. Scholars debate on the classification of 3rd Ezra (a/k/a 1 Esdras) and 4th Ezra (a/k/a 2nd Esdras). Sometimes these are listed in the Apocrypha (see 02.02.03) and other times they are listed in the Pseudepigrapha (see 02.02.24). The reader is reminded that quotations from non-biblical sources are not to be understood as being of equal authority with the biblical narratives. See 01.02.04.
. Golub, In the Days. 10-12.
. The Assyrian kings Tiglath-Pileser II, Shalmaneser V, Sargon II, Sennacherib, Adrammelech and Esarhaddon, are among fifty biblical names whose existence has been verified by archaeological studies in a published article by Lawrence Mykytiuk titled, “Archaeology Confirms 50 Real People in the Bible.” Biblical Archaeology Review. March/April, 2014 (40:2), pages 42-50, 68. This archaeological evidence confirms the historical accuracy of the biblical timeline. For further study, see the website for Associates for Biblical Research, as well as Grisanti, “Recent Archaeological Discoveries that Lend Credence to the Historicity of the Scriptures.” 475-98.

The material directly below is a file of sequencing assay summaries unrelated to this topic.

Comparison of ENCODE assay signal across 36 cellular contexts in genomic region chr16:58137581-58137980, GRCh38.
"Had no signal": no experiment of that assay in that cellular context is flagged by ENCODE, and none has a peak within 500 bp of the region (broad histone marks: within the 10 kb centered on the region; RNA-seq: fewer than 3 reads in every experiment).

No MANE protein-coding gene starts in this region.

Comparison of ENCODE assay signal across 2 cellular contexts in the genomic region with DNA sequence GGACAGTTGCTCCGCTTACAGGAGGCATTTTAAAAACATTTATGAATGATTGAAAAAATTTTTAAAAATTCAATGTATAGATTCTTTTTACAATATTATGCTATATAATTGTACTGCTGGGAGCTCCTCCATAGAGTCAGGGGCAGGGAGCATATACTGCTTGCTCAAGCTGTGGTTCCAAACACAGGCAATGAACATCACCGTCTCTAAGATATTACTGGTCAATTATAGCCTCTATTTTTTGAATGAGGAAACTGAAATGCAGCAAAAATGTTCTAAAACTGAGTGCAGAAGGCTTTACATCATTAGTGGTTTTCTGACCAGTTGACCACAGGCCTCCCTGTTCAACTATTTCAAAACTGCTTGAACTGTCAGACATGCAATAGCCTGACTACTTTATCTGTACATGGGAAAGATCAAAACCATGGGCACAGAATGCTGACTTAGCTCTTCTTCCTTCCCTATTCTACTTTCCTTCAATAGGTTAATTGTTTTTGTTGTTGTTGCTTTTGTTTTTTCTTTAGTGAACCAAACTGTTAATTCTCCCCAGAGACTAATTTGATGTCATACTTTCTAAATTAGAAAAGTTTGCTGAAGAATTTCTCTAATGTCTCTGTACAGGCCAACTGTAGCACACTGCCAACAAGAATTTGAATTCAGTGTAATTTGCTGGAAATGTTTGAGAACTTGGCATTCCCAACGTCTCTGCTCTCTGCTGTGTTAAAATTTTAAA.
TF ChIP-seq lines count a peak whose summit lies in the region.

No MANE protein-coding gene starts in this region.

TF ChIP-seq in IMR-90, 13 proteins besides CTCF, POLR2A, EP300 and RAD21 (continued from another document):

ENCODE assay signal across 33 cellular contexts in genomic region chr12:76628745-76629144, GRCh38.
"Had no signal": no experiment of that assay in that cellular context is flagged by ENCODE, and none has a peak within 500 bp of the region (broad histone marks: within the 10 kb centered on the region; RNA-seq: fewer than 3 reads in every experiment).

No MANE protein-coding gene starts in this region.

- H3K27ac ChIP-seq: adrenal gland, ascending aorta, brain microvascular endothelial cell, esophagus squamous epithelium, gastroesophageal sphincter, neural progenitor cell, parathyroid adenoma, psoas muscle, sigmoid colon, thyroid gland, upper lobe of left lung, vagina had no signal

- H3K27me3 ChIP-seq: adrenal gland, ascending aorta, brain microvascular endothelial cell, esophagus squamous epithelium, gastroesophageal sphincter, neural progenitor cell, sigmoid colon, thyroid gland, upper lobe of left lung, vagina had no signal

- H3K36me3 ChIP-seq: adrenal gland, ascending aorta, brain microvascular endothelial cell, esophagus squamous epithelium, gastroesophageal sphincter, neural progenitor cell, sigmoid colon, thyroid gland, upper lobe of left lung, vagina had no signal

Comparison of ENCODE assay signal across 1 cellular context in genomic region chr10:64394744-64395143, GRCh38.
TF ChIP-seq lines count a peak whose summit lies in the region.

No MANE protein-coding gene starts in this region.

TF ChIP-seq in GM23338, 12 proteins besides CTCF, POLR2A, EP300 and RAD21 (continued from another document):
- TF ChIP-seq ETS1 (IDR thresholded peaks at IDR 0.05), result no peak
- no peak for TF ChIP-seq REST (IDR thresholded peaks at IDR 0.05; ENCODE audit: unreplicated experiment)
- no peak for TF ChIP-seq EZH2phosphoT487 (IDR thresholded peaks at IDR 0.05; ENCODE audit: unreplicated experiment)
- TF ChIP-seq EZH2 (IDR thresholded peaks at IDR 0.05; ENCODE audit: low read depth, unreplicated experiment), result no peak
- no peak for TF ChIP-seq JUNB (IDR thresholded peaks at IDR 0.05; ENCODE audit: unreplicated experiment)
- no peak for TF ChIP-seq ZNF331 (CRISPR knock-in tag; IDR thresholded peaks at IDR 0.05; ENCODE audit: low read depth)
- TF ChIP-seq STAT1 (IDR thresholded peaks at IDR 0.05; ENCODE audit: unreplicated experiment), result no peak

. Levy, The Ruin and Restoration of Israel. 21.
. Pritchard, Ancient Near East Texts, 284; Lewis, Historical Backgrounds of Bible History. 40.